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 Online Learning Success:
 Lesson 7: Glossary of Computer Terms
   Written by Gayle L. Fornataro, Virtual Valley Student Success Coordinator

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Lesson Two: Am I Ready?
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Lesson 7: Glossary of Computer Terms


Alternate File Format: By default, every computer program saves files in its “home” format.  What this means is that if you are working in Microsoft Word, when you click “save as” the program will save your document as a Microsoft Word file.  It will have the extension “.doc”. 

Often, this is fine.  However, if you are sending attachments for others to open and read, you may need to save your file in an alternate format.  This is because not all programs and computers can read Microsoft Word files.  If the person who is trying to open your file does not use Microsoft Word, then he or she will most likely not be able to open your attached file. 

“Rich Text,” and “ASCII” are two such universal formats that most computers can open.  When you click, “save as,” one of the boxes will say “Save as type.”  The window will say “ Word Document.”  However, if you click on the arrow to the right of the window, it will list all the file types you can save your document as.  “Rich Text Format” will be one of them.  Fore detailed instructions on saving documents in Microsoft Word, see the following Microsoft Word 2000 Tutorial.

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Cable ConnectionThis is a high-speed Internet connection provided by cable companies.  Also known as “broadband,” these cable lines can transmit more data than regular phone lines can.  Therefore, they provide faster Internet connections.

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Basically, this is a memory file that your computer can access quickly.  When you visit a website, the cache remembers certain information, such as passwords and usernames.  If set improperly, your computer won’t remember essential data to let you access the ETUDES webpage.  Read below for more information about cache from

<memory management> /kash/ A small fast memory holding
recently accessed data, designed to speed up subsequent access
to the same data. Most often applied to processor-memory
access but also used for a local copy of data accessible over
a network etc.

When data is read from, or written to, main memory a copy is
also saved in the cache, along with the associated main memory
address. The cache monitors addresses of subsequent reads to
see if the required data is already in the cache. If it is (a
cache hit) then it is returned immediately and the main
memory read is aborted (or not started). If the data is not
cached (a cache miss) then it is fetched from main memory
and also saved in the cache.

The cache is built from faster memory chips than main memory
so a cache hit takes much less time to complete than a normal
memory access. The cache may be located on the same
integrated circuit as the CPU, in order to further reduce
the access time. In this case it is often known as primary
cache since there may be a larger, slower secondary cache
outside the CPU chip.

"cache." The Free On-line Dictionary of Computing. Denis Howe. 31 Oct. 2006. <>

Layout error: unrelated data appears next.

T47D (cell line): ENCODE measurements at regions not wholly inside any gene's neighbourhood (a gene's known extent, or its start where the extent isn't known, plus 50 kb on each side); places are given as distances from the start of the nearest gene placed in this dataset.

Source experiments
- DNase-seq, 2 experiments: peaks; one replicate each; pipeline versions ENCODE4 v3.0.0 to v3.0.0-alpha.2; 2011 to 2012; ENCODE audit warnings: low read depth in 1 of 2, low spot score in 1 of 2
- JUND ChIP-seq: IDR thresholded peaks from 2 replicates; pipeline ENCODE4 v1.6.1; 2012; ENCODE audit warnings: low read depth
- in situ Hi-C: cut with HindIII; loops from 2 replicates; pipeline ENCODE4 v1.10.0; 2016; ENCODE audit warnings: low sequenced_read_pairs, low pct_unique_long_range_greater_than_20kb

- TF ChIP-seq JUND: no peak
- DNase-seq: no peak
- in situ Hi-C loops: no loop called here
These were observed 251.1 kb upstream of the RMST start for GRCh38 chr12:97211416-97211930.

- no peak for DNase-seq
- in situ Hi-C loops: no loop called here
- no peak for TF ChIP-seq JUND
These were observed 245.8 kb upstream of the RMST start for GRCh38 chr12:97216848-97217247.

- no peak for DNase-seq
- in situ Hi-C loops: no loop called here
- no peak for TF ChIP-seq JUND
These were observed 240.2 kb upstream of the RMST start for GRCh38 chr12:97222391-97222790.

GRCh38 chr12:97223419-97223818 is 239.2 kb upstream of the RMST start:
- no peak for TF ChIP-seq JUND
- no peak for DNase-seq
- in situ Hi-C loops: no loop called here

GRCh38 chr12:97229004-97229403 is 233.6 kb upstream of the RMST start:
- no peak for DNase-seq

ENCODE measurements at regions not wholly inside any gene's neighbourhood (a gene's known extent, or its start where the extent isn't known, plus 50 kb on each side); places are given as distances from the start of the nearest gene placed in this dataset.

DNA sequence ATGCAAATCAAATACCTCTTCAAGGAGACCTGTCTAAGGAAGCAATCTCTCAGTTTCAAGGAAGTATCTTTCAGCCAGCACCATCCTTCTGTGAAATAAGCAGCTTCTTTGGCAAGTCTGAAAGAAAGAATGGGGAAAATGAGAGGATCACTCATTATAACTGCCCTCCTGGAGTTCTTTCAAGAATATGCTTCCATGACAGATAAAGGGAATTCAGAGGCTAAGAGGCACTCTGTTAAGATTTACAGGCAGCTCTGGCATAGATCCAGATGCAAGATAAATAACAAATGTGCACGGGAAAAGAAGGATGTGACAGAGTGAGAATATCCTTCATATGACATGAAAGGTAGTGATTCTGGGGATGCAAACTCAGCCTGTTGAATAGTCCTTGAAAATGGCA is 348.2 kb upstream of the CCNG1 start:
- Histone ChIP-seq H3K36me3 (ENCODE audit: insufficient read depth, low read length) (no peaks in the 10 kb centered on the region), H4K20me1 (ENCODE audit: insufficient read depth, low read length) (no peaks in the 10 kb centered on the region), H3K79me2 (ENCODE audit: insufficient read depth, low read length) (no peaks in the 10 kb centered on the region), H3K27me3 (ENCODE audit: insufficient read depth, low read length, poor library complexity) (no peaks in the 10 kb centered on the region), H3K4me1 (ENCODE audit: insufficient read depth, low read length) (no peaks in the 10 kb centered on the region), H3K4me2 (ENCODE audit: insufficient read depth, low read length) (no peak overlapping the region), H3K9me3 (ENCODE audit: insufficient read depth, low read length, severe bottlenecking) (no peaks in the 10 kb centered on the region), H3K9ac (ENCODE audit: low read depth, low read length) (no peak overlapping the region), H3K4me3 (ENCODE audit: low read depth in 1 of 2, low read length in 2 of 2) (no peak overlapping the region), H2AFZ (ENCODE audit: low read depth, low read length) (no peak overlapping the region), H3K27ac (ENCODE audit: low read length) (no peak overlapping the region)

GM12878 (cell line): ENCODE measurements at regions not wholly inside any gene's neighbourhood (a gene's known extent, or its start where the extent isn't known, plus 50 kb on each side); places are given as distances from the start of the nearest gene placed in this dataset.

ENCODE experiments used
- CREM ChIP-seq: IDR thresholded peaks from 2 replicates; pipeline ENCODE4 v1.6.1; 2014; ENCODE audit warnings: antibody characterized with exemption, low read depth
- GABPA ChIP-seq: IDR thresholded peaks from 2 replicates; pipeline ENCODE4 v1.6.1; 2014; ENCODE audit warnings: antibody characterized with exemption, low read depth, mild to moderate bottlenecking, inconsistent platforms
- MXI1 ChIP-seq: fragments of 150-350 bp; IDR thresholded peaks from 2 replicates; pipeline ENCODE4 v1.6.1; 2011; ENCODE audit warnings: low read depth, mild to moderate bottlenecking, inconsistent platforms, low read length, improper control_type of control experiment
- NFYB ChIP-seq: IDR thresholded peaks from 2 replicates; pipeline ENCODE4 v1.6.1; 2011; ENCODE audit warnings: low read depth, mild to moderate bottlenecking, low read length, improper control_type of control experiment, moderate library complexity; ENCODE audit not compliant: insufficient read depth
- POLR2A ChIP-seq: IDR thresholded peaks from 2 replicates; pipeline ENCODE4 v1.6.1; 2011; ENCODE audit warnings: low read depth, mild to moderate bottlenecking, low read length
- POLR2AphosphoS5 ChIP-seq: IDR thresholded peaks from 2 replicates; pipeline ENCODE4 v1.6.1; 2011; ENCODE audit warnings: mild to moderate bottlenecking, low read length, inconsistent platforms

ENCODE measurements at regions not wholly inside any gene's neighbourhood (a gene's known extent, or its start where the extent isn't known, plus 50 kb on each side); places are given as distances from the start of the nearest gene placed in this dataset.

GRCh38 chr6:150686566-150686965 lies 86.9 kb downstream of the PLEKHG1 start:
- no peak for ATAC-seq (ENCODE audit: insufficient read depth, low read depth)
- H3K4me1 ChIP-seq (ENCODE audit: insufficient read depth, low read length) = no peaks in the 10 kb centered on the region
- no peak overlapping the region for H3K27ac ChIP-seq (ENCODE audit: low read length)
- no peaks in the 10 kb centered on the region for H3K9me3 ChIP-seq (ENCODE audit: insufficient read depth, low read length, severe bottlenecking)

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This is a temporary memory file that your computer needs to correctly access web pages.  For more detailed information, read the definition below:

A system invented by Netscape to allow a
web server to send a web browser a packet of information
that will be sent back by the browser each time it accesses
the same server. Cookies can contain any arbitrary
information the server chooses to put in them and are used to
maintain state between HTTP transactions, which are
otherwise stateless. Typically this is used to authenticate
or identify a registered user of a website without
requiring them to sign in again every time they access it.
Other uses are, e.g. maintaining a "shopping basket" of goods
you have selected to purchase during a session at a site, site
personalization (presenting different pages to different
users) or tracking which pages a user has visited on a site,
e.g. for marketing purposes.

The browser limits the size of each cookie and the number each
server can store. This prevents a malicious site consuming
lots of disk space. The only information that cookies can
return to the server is what that same server previously sent
out. The main privacy concern is that, by default, you do not
know when a site has sent or received a cookie so you are not
necessarily aware that it has identified you as a returning
user, though most reputable sites make this obvious by
displaying your user name on the page.

After using a shared login, e.g. in an Internet cafe, you
should remove all cookies to prevent the browser identifying
the next user as you if they happen to visit the same sites.

"http cookie." The Free On-line Dictionary of Computing. Denis Howe. 31 Oct. 2006. < cookie>

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Diskette: Many computers use a small disk to save files from a computer, so you can take them and open them on a different computer.  Here is a definition from



a small plastic magnetic disk enclosed in a stiff envelope with a radial slit; used to store data or programs for a microcomputer; "floppy disks are noted for their relatively slow speed and small capacity and low price"